Do you have a few minutes? Close the door if you can and tap the play button.

Turn it up. If this was a video, I’d be asking you to close your eyes and just listen…

Sit comfortably.

Inhale through your nose, and feel your breath fill your belly and move up to your ribcage (try not to let your shoulders creep up).

As you exhale, continue to relax your shoulders toward the earth, navel to spine, and let your tailbone get heavy. Nice.

Work in. A few more cycles of breath like this, just letting go of thoughts, distractions, what you’ve got to do or what happened before you got here. Just breathe. Feel your breath in your body. Expand. Contract. No worries. No plans. Feel just the sensation of your breath.

When my yoga teacher Jennilee Toner asked me to share some guidelines with her hot warrior yoga teacher trainees, I knew this would be something many of my creative, healing Lifeyum readers would appreciate.

Lifeyum yoga playlist 101

The music you play is an extension of your voice, so be true to yourself. Just like anything else, be you. From the moment a student walks in the studio, he or she is experiencing your class. It’s also nice to have a pre- and post-music to set the tone with selections as students arrive and as they are leaving. {It goes without saying, I suppose, that this is not your classical yoga or Baptiste (no music) class}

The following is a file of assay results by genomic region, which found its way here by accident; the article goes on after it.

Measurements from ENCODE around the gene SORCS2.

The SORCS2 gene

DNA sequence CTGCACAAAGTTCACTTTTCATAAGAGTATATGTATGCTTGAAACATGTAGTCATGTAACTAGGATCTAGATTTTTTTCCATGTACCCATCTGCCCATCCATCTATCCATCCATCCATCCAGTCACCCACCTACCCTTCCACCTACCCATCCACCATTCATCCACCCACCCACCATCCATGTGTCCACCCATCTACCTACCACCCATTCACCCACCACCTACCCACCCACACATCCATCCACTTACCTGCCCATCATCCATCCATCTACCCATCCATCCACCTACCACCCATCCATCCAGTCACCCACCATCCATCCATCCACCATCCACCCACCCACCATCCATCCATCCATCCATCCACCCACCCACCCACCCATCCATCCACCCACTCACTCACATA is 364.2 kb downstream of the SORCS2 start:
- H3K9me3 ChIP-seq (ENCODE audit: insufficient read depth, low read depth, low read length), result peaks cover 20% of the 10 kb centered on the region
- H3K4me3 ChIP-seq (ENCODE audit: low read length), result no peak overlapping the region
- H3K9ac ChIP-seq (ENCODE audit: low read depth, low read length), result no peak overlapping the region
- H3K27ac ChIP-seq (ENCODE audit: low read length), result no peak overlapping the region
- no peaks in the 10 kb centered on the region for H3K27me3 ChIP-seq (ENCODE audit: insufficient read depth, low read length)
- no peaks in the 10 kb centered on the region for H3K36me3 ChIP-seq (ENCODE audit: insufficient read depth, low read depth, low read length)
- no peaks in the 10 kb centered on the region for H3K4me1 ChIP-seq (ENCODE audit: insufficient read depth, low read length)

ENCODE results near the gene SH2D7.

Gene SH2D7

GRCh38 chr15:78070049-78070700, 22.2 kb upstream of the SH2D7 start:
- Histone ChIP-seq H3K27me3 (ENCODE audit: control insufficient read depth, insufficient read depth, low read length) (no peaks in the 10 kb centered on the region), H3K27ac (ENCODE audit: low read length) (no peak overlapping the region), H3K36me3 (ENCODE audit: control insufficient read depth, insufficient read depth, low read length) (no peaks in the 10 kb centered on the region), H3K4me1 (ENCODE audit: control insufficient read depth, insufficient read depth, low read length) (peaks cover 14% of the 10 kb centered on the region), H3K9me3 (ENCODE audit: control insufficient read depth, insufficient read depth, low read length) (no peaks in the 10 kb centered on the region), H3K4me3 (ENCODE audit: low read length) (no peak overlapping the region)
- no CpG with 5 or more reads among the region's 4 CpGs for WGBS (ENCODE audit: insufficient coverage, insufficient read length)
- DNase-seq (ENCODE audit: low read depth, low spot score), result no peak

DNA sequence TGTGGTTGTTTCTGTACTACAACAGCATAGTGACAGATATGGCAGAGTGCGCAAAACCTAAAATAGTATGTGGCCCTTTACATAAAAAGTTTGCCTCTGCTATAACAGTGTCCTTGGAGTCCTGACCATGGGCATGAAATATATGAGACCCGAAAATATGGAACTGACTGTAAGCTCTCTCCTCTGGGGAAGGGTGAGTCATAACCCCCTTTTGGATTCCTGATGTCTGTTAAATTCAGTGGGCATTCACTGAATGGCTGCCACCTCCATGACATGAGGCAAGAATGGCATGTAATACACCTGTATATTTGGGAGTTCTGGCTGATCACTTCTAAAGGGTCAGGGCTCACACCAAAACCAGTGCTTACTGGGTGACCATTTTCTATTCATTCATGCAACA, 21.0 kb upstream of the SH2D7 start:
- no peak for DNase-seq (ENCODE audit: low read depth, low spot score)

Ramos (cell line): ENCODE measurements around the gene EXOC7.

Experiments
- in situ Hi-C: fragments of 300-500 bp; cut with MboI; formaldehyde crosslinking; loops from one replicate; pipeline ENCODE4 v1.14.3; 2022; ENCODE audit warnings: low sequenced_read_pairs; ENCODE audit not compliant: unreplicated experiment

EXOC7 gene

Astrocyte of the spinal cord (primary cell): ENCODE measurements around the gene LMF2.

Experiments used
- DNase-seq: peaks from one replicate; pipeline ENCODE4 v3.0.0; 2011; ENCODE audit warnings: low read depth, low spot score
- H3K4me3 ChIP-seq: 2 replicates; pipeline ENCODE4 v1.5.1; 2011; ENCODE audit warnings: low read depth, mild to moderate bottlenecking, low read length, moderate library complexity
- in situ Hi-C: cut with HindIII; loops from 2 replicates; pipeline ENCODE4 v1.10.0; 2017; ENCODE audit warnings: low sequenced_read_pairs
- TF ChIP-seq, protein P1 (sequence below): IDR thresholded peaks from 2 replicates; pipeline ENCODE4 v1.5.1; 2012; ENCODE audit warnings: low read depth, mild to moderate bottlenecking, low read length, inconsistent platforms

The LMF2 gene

And if music is not your thing, there are many resources and guides to help you get there. Here’s where I like to start:

1. Build your library of music, categorizing by segments of your practice:

• Pre-class, set the tone, ambiance

• Centering, landing on the mat

• Exploring, awakening, warming up

• Building to peak poses (vinyasa flows)

• Winding down


• post-class music: What do you want to send your students out to the world with? How can the sounds help carry the feeling of openness, oneness, and relaxed sense of ease and vitality throughout their day or evening?

Sources of music:

Your own library. You, fabulous you, are always the best place to start. But as much as I love albums and my old CDs; electronic is the way to go these days, especially as a yoga teacher.

iTunes This is my foundation, and most of the yogi world use iSomethings if playing music during a class. Since Ping was regretfully phased out, the Genius suggestions and “you might like” playlist suggestions in the lower left of your screen often lead to great new tunes. iTunes Match ($24.99 a year) is so worth it: your entire music library, including CDs you’ve added, available on all your devices without syncing. Big time saver.

Yogi Tunes: Gone for a bit, it’s back and better! From their site: Finally, yoga teachers, you can focus on what you do best – leading excellent sequences – and be supported by what we do best: mixing great playlists. Yoga students, teachers, massage therapists, and music lovers can all enjoy the luxury of dropping into fresh, masterfully crafted sonic journeys that will enhance your lifestyle with greater depth, deliciousness, and inspiration. What do you get when you subscribe? You get DOWNLOADABLE playlists, pre-mixed by top DJ’s, sequenced for a variety of different flows. So each month you’re building your own music catalog, with our expert help! The value is a 50% discount on retail cost, and less time spent searching for and organizing music. Our DJ’s are hand-picked masters who’ve dedicated themselves to their craft.